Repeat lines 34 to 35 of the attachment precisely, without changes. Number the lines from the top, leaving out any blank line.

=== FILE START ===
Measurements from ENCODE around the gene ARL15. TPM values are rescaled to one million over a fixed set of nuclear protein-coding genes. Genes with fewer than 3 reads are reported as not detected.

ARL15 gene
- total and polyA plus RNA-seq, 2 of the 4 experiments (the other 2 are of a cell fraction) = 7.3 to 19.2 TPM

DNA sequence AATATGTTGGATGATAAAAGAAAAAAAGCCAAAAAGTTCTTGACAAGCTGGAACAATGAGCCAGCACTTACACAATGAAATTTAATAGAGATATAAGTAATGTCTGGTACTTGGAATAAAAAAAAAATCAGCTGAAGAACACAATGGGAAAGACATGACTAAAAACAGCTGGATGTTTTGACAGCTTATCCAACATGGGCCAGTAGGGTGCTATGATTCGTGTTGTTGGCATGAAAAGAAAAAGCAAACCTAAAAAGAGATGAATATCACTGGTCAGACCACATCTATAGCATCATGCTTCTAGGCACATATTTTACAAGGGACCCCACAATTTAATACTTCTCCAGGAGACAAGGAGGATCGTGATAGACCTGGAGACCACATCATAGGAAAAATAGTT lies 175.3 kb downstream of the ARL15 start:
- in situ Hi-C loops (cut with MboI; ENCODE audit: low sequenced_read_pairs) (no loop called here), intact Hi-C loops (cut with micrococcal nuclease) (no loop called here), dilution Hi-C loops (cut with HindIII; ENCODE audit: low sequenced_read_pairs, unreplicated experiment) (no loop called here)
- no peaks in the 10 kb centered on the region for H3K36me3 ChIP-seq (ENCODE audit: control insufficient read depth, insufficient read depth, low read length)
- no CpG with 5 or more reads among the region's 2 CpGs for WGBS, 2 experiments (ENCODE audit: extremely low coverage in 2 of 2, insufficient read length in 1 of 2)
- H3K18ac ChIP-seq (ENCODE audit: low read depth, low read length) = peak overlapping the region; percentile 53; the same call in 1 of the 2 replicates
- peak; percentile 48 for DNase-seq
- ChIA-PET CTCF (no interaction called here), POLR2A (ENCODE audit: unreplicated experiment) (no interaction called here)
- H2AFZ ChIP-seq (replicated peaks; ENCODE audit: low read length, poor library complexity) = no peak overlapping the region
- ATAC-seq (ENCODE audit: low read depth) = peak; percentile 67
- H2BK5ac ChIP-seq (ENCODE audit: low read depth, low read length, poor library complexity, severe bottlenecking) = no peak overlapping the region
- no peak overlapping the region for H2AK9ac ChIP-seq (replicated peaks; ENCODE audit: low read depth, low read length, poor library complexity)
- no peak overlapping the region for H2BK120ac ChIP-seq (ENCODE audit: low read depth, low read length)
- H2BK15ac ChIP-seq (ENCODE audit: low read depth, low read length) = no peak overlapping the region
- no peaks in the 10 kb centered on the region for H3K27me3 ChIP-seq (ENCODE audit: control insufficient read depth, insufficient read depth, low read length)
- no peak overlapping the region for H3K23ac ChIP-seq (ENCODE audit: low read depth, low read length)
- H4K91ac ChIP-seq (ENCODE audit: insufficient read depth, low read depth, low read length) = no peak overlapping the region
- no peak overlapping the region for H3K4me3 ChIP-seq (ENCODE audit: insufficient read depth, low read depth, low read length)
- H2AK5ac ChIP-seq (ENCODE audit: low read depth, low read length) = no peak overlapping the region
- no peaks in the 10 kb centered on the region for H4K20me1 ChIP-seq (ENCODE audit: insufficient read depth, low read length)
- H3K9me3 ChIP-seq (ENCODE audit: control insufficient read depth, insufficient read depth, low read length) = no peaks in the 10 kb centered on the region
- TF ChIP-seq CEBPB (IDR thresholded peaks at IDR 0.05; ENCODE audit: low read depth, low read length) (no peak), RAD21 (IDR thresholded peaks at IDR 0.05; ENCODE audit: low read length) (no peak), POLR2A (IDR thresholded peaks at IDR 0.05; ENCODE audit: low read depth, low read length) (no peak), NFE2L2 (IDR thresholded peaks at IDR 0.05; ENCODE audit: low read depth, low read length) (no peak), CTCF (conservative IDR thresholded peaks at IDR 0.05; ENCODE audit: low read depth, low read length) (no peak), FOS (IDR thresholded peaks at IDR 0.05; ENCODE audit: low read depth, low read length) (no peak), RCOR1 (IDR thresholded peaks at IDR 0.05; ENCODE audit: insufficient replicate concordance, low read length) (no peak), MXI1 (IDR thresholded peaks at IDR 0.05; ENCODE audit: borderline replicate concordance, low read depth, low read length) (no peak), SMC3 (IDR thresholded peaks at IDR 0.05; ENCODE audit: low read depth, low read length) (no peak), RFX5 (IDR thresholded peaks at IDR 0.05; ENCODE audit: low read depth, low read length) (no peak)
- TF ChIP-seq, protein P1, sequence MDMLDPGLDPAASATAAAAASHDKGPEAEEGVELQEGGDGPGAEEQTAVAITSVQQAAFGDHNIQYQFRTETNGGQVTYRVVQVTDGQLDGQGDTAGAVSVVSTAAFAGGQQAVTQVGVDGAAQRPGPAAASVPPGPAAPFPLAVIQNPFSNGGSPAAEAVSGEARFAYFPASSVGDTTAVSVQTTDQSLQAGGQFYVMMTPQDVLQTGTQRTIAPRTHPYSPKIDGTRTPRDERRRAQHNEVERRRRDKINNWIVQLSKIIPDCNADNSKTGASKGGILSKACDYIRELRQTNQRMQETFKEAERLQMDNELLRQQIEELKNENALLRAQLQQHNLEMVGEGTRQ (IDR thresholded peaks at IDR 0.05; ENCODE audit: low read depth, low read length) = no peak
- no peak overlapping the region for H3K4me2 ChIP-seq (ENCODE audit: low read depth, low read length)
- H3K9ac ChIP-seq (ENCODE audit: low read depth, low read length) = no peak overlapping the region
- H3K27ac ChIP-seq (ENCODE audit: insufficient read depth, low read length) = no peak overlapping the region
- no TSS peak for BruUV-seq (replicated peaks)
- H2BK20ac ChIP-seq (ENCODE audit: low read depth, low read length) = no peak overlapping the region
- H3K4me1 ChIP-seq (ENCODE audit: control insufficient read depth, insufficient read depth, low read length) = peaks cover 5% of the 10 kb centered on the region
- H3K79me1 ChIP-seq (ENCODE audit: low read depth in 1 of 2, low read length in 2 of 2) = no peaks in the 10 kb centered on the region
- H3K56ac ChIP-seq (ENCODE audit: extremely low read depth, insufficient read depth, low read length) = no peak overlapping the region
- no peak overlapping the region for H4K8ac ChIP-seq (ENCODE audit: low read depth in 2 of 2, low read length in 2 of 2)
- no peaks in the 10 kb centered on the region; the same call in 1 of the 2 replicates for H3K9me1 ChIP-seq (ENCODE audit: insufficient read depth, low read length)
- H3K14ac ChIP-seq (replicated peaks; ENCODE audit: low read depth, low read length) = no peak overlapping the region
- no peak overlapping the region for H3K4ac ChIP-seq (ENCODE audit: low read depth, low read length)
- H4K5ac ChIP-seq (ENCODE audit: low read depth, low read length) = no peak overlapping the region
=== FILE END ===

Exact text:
- no peak overlapping the region for H4K8ac ChIP-seq (ENCODE audit: low read depth in 2 of 2, low read length in 2 of 2)
- no peaks in the 10 kb centered on the region; the same call in 1 of the 2 replicates for H3K9me1 ChIP-seq (ENCODE audit: insufficient read depth, low read length)